French-Canadian contralto Marie-Nicole Lemieux has been doing the rounds of concert halls and opera houses for well over a decade now, yet she has only recently begun to emerge as a soloist in her own right. This recital gave an insight into the particular qualities of her voice in a programme of French melodiés from the belle époque.
Her contralto is light and agile, with a range that extends comfortably into the upper reaches of the register. Her well-chosen programme began with Fauré’s Cinq melodies ‘de Venise’, completed in 1891. Like so many melodiés of the period, these are settings of poems by Verlaine. In ‘Mandoline’, Lemieux flickered delicately through the score (singing from memory), before darkening the mood with her warm lower register in ‘Green’. Verlaine himself apparently didn’t think much of Fauré’s settings of his verse. He much preferred those of Reynaldo Hahn, and it was interesting to compare Hahn’s versions of these two songs (respectively re-titled ‘Fêtes galantes’ and ‘Offrande’). Lemieux slightly over-did the frivolous fruitiness of ‘Fêtes galantes’ but painted a masterly picture of languid desire in ‘Offrande’. Touching interpretations, too, of three songs by the brilliant but short-lived Guillaume Lekeu, and of Hahn’s ‘D’une prison’ – a spare and anguished expression of Verlaine’s feelings during his imprisonment for shooting Rimbaud in Brussels in 1873.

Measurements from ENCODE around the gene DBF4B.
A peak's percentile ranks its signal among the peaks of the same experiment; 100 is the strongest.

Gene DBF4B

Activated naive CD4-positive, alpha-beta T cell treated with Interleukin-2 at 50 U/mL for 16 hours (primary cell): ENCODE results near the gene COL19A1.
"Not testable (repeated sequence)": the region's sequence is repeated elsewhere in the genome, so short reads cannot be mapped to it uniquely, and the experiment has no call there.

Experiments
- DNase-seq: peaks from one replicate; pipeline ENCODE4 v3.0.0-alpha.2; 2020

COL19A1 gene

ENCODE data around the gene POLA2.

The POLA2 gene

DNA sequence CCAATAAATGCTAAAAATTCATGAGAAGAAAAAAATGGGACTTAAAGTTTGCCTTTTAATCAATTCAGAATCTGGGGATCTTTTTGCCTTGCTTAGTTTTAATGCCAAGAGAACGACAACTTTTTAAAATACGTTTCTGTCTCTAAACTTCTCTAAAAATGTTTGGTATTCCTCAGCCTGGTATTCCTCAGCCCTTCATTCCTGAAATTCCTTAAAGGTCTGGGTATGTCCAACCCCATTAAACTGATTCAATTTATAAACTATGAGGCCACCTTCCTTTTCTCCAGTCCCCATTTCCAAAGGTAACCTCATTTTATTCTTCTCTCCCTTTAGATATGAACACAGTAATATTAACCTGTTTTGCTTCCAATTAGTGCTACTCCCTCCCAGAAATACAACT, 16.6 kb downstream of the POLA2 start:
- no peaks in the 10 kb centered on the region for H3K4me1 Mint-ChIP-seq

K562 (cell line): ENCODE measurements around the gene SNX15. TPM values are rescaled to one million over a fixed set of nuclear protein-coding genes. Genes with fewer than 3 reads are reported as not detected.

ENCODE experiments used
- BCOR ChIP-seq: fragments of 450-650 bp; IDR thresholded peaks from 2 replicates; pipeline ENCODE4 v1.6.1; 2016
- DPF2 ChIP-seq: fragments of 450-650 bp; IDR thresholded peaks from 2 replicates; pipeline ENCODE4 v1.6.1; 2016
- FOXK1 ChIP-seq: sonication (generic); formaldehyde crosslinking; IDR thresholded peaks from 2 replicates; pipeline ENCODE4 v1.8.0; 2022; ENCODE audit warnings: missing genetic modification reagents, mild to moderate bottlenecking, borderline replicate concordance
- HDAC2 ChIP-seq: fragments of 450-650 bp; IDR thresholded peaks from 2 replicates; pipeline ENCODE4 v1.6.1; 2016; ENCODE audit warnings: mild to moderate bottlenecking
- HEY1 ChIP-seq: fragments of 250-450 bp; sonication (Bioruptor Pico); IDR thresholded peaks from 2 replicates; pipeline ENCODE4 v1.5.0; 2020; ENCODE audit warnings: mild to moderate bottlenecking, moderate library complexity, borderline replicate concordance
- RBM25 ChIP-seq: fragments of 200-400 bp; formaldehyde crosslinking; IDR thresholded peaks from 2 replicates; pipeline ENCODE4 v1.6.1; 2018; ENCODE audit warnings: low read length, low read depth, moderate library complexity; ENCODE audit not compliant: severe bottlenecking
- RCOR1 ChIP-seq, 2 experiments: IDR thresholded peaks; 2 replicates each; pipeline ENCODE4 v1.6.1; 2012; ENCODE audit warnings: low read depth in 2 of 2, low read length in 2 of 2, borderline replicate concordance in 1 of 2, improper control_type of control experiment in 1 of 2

In the second part of the concert, Lemieux focused on delineating the distinct styles of Koechlin, Debussy and Duparc. The melancholic pastiche of Koechlin’s ‘Minuet’ contrasted markedly with the similarly imitative ‘Mandoline’ of his teacher Fauré, while the impressionistic monody of ‘L’hiver’ (1891-5) recalled the subdued colours of Monet’s winter paintings. Debussy set more texts by Verlaine than by any other poet, and his three 1904 songs from Fêtes galantes are especially intense, coming as they did at the time of the break-up of his first marriage to ‘Lily’ Texier. Lemieux hinted at troubled undercurrents in the outwardly carefree ‘Les ingénus’, while injecting ‘Colloque sentimentale’ with tangible regret and bitterness. She was completely in command of the final set of Duparc songs, including the celebrated ‘L’invitation au voyage’, which was particularly pleasing to hear sung in perfect, natural French.
Of course Lemieux wasn’t alone in communicating the music so well. Roger Vignoles is a seasoned accompanist but also a highly regarded interpreter of the French repertoire. His handling of the often complex piano parts was deeply reflective and personal, but never at the risk of overshadowing or tying down Lemieux’ voice.
Further details of Wigmore Hall concerts can be found at wigmore-hall.org.uk.